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Sensible Ways to Use Cyber Risk Ratings, Despite Methodological Shortcomings

The concept of cyber risk rating (CRR) has a lot of promise. It represents an attempt to replicate the approach widely used in the credit risk analysis to the cybersecurity domain.

In theory, a CRR would provide a single, scaled, and regularly updated metric indicating the approximate level of cyber risk of the rated entity. A viable CRR would greatly help in addressing many challenging problems: rapid evaluation of cybersecurity posture, risk management of a large portfolio of third-parties, comparative cyber risk analysis, or continuous risk monitoring.
 
It shouldn’t come as surprised that the CRR market offering has been rapidly developing. Though conceptually the idea of CRR is very attractive, its actual implementation suffers from several limitations and methodological flaws. One of the aspects which attracted significant criticism is the fact that the CRR calculation is based almost entirely on data which is available in the public domain and can be externally collected (e.g. website security, email security, leaked credentials, TSL/SSL certificates).

In other words, the CRRs are not based on what is arguably the most relevant - the private data which resides in the internal systems of the rated entity. Some critics compared it to evaluating the fire safety of a building by looking at its photo. 

This criticism is well-deserved. The methodology used in creation of CRR relies by and large on the publicly available data which can be collected without actively engaging the rated entity. Despite this obvious shortcoming, the CRR may nevertheless be used in a sensible fashion to provide useful insights for risk management.

First, one can treat a CRR exactly for what it is – a synthesis of publicly available data related to cyber risk of the rated entity. This is already a lot. If the rating provider does a good job in collecting good quality data available in the public domain, the result should provide a good representation of what can be learned about the rated entity “from the outside”. Such input could offer an economic alternative to proprietary analysis of external data and offer an excellent starting point for further analysis.

Second, the CRR can offer a “sanity check” when used together with other instruments of cyber risk evaluation. The case would be particularly valid if a significant divergence emerges between the level of cyber risk indicated by the CRR and the indication provided by the other instrument. In this respect the CRR could be particularly useful as quick “second opinion” on the self-assessment questionnaires.

Third, the CRR might be used as a basic filtering mechanism to eliminate the most “serious offenders”. Even though the CRR might not represent a full picture of the cyber risk a very low rating might provide sufficient proof of poor cybersecurity practice to for example exclude the company from establishing a business relationship with.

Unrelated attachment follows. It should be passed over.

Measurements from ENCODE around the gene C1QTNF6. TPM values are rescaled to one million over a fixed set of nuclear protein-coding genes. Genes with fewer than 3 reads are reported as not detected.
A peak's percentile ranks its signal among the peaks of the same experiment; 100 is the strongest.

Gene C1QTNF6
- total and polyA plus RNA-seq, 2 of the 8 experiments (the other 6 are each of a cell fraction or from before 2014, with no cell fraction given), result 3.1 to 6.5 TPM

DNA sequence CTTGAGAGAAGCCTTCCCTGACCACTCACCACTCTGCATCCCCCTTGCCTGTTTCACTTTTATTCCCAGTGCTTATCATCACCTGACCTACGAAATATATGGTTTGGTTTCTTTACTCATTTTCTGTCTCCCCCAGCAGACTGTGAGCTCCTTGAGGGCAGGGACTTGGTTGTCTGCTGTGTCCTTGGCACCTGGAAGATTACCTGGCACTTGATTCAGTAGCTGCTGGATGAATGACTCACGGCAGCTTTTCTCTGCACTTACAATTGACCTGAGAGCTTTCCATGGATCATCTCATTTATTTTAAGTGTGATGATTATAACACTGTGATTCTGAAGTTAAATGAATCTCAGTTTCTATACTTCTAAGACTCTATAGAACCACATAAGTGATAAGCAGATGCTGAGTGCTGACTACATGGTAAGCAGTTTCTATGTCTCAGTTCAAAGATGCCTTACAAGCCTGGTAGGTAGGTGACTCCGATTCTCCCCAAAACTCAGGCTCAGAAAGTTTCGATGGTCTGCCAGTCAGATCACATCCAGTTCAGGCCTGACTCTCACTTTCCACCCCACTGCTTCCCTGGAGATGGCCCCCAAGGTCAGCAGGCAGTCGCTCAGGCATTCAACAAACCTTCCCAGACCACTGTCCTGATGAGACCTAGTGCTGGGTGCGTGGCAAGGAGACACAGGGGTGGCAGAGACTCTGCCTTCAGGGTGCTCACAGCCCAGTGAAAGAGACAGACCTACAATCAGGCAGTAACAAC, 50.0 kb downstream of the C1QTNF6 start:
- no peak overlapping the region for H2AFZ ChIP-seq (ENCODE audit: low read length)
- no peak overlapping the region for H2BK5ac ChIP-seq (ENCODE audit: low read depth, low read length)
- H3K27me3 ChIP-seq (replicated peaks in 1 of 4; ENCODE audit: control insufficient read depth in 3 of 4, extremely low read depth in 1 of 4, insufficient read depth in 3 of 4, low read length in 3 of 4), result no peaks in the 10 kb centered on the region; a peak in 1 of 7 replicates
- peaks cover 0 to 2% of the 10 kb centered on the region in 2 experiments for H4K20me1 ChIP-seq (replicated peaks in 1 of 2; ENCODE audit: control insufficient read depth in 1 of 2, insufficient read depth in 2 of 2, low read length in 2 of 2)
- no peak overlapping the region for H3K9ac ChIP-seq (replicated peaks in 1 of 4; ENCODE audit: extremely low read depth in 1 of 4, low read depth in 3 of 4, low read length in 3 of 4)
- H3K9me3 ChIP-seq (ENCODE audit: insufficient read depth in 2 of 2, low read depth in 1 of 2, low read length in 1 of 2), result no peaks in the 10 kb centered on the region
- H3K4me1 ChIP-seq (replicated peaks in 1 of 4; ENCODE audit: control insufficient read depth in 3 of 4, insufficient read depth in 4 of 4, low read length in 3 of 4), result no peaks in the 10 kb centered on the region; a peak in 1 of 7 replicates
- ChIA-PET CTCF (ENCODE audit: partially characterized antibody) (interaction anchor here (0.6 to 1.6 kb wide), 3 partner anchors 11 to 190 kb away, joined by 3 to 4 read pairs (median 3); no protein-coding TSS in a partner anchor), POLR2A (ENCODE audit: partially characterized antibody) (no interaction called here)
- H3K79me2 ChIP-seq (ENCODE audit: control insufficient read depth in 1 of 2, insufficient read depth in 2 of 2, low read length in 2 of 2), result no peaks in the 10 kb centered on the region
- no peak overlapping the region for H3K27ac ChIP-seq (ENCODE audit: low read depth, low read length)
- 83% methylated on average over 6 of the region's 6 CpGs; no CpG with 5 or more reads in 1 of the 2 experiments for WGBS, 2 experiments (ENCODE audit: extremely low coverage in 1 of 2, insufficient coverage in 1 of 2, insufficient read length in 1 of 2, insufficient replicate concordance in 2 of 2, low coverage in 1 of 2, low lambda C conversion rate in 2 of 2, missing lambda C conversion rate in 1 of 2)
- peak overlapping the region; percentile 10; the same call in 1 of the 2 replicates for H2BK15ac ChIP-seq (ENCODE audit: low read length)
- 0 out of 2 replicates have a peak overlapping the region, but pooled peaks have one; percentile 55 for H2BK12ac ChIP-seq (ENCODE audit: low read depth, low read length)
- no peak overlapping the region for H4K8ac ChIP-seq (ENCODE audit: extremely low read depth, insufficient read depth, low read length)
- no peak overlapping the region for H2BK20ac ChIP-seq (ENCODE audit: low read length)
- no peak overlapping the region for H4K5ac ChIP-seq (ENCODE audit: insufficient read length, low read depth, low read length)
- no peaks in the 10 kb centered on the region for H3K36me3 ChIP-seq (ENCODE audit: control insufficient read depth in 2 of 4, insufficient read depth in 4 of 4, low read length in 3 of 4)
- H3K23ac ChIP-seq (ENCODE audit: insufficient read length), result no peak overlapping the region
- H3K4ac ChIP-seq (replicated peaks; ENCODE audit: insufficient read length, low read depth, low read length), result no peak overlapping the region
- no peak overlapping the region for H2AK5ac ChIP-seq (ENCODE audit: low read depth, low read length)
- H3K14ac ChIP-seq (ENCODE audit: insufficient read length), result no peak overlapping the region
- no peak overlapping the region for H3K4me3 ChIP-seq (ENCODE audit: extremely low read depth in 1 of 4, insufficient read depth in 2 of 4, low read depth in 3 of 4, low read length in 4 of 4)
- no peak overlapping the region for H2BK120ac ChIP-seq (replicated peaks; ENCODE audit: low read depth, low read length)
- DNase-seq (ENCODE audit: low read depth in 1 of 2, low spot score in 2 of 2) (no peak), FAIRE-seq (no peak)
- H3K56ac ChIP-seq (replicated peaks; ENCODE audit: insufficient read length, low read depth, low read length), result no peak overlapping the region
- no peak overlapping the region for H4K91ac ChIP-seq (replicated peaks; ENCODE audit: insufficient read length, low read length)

Fourth, tracking changes of the CRR over time could provide valuable insights. This could provide particularly interesting information of changes in CRR appear to be correlated with major corporate events. For instance, a significant and lasting improvement of the CRR following a change of the management could indicate improvement of cybersecurity practice. A decline after a major acquisition is made could indicate that the integration increased the level of cyber risk. 

Fifth, the CRRs could provide insights by being used as an instrument facilitating the comparative analysis. The ratings could be used for quick identification of outliers, quick-and-dirty tool for prioritization of further analytical efforts, or an instrument to validate results produced using different approaches. In this respect the CRRs would serve more as an auxiliary instrument. 

The CRRs are here to stay. We’re likely only in the initial phases of their development. The idea of having a scaled, regularly updated, and independently calculated representation of cyber risk level is extremely attractive, despite all the shortcomings.

There is no argument that CRRs are no substitute for an in-depth analysis based on access to internal systems and private data. It’s unlikely that the CRRs will, at least in the foreseeable future, provide a truly comprehensive and accurate representation of cyber risk. At the same time, it’s hard to expect that such resource-intensive approach will be justified in most cases from cost-benefit perspective.

It’s clear that CRR do not offer a silver bullet solution for estimating the level of cyber risk. They can still be very helpful in specific situations and when used in complementary fashion with other instruments. The key question is to understand the limitations of CRRs are find applications in which they can be effectively used in cost efficient fashion.


Adam Klus is a PhD student at the University of Eastern Finland, where he is researching the cyber dimension of economic warfare. Adam is interested in the strategic aspects of cybersecurity and cyber-enabled adversarial threats in the economic domain. He also holds CompTIA Sec+ and CompTIA CySA+ certificates. His previous professional experience includes several years in the investment industry.


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